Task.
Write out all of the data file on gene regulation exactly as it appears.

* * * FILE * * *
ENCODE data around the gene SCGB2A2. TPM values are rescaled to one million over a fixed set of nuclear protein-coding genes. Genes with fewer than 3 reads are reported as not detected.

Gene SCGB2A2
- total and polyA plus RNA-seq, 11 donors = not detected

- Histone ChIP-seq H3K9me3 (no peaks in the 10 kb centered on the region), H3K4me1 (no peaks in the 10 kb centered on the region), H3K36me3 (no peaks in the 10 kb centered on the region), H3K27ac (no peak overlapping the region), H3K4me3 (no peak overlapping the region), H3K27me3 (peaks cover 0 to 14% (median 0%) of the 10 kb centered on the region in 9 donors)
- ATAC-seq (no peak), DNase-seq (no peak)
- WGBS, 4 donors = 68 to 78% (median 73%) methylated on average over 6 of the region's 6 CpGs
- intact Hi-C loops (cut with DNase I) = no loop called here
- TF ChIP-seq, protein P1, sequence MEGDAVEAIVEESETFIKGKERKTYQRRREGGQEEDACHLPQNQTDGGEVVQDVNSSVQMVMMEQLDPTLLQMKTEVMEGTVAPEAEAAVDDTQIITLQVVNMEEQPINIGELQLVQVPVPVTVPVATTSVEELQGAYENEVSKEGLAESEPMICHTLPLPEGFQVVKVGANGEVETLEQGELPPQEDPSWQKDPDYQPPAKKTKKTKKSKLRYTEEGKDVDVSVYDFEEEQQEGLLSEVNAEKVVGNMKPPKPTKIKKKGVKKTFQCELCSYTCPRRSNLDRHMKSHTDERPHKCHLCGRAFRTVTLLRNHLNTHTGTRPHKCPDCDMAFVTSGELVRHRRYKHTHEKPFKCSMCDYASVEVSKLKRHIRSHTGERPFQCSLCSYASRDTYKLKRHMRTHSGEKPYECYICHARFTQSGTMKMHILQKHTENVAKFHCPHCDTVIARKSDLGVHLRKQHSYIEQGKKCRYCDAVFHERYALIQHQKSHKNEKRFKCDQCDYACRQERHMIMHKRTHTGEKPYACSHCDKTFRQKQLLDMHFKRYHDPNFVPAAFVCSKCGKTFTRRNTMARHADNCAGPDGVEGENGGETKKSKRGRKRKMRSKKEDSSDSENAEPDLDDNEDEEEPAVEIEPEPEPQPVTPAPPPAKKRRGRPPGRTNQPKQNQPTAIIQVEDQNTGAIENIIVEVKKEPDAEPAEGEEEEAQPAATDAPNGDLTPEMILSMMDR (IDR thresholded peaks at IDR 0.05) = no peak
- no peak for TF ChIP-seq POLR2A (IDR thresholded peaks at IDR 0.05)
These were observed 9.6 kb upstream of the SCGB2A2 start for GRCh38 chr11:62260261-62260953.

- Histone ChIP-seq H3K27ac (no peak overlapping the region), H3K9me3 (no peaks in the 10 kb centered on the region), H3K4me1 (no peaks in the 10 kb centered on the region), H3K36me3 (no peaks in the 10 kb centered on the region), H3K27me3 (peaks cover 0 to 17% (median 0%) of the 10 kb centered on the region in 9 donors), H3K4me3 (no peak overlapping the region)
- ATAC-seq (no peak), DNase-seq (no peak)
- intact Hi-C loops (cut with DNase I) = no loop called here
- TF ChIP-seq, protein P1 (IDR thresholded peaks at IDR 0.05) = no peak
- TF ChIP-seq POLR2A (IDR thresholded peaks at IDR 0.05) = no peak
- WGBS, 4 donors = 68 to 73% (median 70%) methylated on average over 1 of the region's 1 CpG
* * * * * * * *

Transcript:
ENCODE data around the gene SCGB2A2. TPM values are rescaled to one million over a fixed set of nuclear protein-coding genes. Genes with fewer than 3 reads are reported as not detected.

Gene SCGB2A2
- total and polyA plus RNA-seq, 11 donors = not detected

- Histone ChIP-seq H3K9me3 (no peaks in the 10 kb centered on the region), H3K4me1 (no peaks in the 10 kb centered on the region), H3K36me3 (no peaks in the 10 kb centered on the region), H3K27ac (no peak overlapping the region), H3K4me3 (no peak overlapping the region), H3K27me3 (peaks cover 0 to 14% (median 0%) of the 10 kb centered on the region in 9 donors)
- ATAC-seq (no peak), DNase-seq (no peak)
- WGBS, 4 donors = 68 to 78% (median 73%) methylated on average over 6 of the region's 6 CpGs
- intact Hi-C loops (cut with DNase I) = no loop called here
- TF ChIP-seq, protein P1, sequence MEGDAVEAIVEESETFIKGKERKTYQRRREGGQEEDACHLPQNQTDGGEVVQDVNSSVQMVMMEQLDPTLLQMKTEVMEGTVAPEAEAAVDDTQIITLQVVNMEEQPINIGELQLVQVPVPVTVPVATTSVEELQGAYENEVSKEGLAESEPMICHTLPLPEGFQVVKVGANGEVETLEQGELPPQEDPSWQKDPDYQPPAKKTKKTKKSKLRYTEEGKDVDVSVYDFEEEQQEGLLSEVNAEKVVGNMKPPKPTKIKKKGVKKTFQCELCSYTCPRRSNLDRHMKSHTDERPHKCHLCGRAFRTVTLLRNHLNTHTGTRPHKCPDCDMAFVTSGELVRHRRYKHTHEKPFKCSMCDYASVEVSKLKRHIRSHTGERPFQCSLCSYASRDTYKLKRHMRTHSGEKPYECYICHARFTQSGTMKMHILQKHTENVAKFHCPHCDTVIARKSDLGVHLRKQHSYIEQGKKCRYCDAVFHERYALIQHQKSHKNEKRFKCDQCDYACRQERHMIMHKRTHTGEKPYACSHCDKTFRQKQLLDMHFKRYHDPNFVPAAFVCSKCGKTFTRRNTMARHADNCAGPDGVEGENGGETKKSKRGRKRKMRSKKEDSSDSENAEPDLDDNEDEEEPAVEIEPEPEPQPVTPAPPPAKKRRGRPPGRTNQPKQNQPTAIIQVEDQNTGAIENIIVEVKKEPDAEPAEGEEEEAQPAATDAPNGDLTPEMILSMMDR (IDR thresholded peaks at IDR 0.05) = no peak
- no peak for TF ChIP-seq POLR2A (IDR thresholded peaks at IDR 0.05)
These were observed 9.6 kb upstream of the SCGB2A2 start for GRCh38 chr11:62260261-62260953.

- Histone ChIP-seq H3K27ac (no peak overlapping the region), H3K9me3 (no peaks in the 10 kb centered on the region), H3K4me1 (no peaks in the 10 kb centered on the region), H3K36me3 (no peaks in the 10 kb centered on the region), H3K27me3 (peaks cover 0 to 17% (median 0%) of the 10 kb centered on the region in 9 donors), H3K4me3 (no peak overlapping the region)
- ATAC-seq (no peak), DNase-seq (no peak)
- intact Hi-C loops (cut with DNase I) = no loop called here
- TF ChIP-seq, protein P1 (IDR thresholded peaks at IDR 0.05) = no peak
- TF ChIP-seq POLR2A (IDR thresholded peaks at IDR 0.05) = no peak
- WGBS, 4 donors = 68 to 73% (median 70%) methylated on average over 1 of the region's 1 CpG